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New Study Debunks Safety Hysteria Over Trans People Using Bathroom Of Choice

New Study Debunks Safety Hysteria Over Trans People Using Bathroom Of Choice

Research has confirmed that women are not in greater danger of sexual assault or privacy violations when transgender people are allowed to use the public restrooms of their choice.

Psychiatrists who conducted a recent study found that anti-trans groups like the Family Research Council, American Family Association and Liberty Counsel are raising concerns not borne out by the data.

“A thorough review revealed that only a small number of cases actually involve perpetrators who were transgender, perpetrators who falsely claimed to be transgender, or perpetrators who attempted to disguise themselves as a member of the opposite sex to gain restroom access,” the researchers wrote.

One of the psychiatrists, Brian Barnett of Cleveland, Ohio, reported in an op-ed for The Huffington Post: “We found only one instance — one! — of a transgender perpetrator in an alleged sex crime in a changing room. Likewise, we found just one case where a man ... allegedly entered a women’s locker room without disguising his gender in any way and stated that a new local law expanding transgender bathroom access allowed him to be there.”

The incident prompted the Washington State Human Rights Commission to stress that the law does not condone such behavior.

The study was not the first time researchers have debunked claims that transgender people pose a danger in restrooms. A review by Media Matters also uncovered no proof that expanding equality in public facilities results in more physical attacks or privacy issues.

ThinkProgress noted that although bigots frequently use as a scare tactic the specter of men cross-dressing so they can go into women's restrooms, Media Matters identified only 13 such cases in the United States in the past 14 years.

“The safety concerns of those opposing the expansion of transgender bathroom access aren’t based in reality,” Barnett declared. “With millions of Americans using public facilities daily, there is simply no reason to be concerned about sharing bathrooms with the country’s 1.4 million transgender citizens or worry about what might happen if they are legally permitted to use the bathroom of their choice.”

While anti-trans activists have cited more than 100 supposed instances to justify their claims, most of the cases involved no criminal actions. Some cisgender men have entered women's restrooms, which current laws already prohibit.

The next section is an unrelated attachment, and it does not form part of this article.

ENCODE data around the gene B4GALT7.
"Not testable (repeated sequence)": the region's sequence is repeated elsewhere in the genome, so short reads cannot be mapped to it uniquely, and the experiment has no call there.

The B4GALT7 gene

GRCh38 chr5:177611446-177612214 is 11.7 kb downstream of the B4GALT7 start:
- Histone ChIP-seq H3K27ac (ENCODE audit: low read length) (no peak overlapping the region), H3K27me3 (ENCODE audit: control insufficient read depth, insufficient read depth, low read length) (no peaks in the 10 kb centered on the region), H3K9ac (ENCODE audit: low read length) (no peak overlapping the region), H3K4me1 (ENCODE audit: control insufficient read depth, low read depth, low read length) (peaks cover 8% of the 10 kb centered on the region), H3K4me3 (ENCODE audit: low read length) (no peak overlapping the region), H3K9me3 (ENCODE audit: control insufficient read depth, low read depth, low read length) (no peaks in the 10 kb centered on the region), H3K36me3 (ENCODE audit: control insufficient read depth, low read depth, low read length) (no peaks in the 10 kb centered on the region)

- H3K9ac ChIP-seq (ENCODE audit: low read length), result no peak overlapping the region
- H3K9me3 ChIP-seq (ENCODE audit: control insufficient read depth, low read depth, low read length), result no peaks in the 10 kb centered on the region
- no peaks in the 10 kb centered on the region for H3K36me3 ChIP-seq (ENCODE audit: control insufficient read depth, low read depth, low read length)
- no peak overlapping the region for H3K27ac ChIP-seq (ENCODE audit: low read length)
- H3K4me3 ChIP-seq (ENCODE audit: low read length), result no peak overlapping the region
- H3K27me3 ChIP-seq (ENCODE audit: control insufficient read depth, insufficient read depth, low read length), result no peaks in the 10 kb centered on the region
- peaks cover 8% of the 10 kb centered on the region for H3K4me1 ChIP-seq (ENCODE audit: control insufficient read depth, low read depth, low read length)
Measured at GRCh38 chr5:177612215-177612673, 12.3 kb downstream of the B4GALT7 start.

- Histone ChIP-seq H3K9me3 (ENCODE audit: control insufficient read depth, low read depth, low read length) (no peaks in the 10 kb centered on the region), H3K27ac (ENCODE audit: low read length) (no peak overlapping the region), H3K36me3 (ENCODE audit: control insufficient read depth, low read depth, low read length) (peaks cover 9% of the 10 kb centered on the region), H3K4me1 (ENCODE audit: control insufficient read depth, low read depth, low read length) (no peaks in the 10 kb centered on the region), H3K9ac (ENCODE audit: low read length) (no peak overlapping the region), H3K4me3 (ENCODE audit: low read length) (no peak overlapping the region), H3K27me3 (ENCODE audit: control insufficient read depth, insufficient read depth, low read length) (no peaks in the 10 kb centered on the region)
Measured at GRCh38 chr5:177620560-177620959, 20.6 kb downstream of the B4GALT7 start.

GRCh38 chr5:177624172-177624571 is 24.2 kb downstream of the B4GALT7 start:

The facts are not discouraging conservatives from persisting in their campaigns against the LGBT community. In Massachusetts, they are trying to repeal legislation that banned discrimination against transgender people in public places. A poll in May showed that 52 percent of the state's voters backed the law, but another survey the following month found just 49 percent support.

LGBT-rights advocates point out that the real victims of violence and intimidation are transgender people.

The new study, published in The Journal of the American Academy of Psychiatry and the Law, noted that “the debate over whether transgender individuals should be allowed to use the public restrooms (including locker rooms and changing rooms) that correspond to their currently expressed gender rather than their biological sex has been of recent interest nationally.”

The researchers recalled that in 2016, North Carolina legislators approved the first state law stipulating which restrooms transgender people could use. That led to other states also considering legislation requiring their residents to relieve themselves in facilities that correspond to the gender listed on their birth certificates. None of the bills has become law, although their proponents have succeeded in spreading lies and misinformation.

North Carolina overturned its statute last year, but President Trump's administration repealed federal regulations banning restroom discrimination against the trans community.

Barnett wrote that “many transgender people spend a lot of time thinking about bathrooms and give serious consideration to which set of toilets they are going to use each time they need one.” He continued: “It’s a game of bathroom calculus. Should they go in the room designated for the gender they know themselves to be, or should they go in the one designated for the gender that other people say they are? Either decision risks harassment and violence.”

The psychiatrist warned that prejudice is harming children, as evidenced by a recent incident in Oklahoma. Maddie Rose, a transgender girl, was the target of threats on Facebook after she used a girl's restroom on the first day of school. Her family has been forced to look for a more friendly community. They have raised more than $50,000 on a GoFundMe page to fund their move.

“Transgender people are still having to waste time and lose sleep over which bathroom they’ll spend at most a couple of minutes in,” Barnett wrote. “The impact this worry has on their lives is profound. A survey of nearly 28,000 transgender participants revealed that 59 percent avoided using a public restroom at least once in the previous year due to confrontation concerns. Ignorance and fear of the transgender community repeatedly interfere with people’s ability to simply choose and use the bathroom that best suits their needs.”